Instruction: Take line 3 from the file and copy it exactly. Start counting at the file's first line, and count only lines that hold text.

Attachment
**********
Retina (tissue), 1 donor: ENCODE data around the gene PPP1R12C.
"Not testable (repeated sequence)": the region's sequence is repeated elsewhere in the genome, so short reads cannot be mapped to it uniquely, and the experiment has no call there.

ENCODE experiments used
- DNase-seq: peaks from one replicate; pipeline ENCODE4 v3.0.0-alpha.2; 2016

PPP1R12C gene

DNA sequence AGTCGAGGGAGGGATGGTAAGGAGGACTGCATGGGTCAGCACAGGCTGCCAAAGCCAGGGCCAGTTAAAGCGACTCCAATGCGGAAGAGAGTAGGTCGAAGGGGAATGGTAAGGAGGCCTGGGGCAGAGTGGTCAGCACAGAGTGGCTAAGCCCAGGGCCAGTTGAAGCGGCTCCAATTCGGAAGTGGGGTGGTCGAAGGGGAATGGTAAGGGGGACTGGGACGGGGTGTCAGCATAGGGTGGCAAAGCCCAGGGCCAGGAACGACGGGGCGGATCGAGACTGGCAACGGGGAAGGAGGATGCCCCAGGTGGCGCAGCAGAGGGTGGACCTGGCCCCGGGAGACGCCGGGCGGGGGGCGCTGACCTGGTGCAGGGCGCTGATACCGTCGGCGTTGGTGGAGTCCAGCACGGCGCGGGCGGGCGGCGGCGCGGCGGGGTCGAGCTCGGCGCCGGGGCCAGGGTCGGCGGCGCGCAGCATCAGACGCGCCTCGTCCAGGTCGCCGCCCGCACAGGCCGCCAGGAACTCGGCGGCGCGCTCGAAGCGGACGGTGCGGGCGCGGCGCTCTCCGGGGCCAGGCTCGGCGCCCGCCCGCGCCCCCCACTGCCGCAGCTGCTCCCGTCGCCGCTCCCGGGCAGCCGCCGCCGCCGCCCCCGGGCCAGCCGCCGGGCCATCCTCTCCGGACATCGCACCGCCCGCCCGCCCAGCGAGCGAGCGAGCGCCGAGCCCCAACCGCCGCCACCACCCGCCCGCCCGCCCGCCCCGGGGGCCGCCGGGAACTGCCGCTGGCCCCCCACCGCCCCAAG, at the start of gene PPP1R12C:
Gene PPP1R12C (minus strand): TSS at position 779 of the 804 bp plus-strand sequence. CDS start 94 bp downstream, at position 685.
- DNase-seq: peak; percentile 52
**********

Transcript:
ENCODE experiments used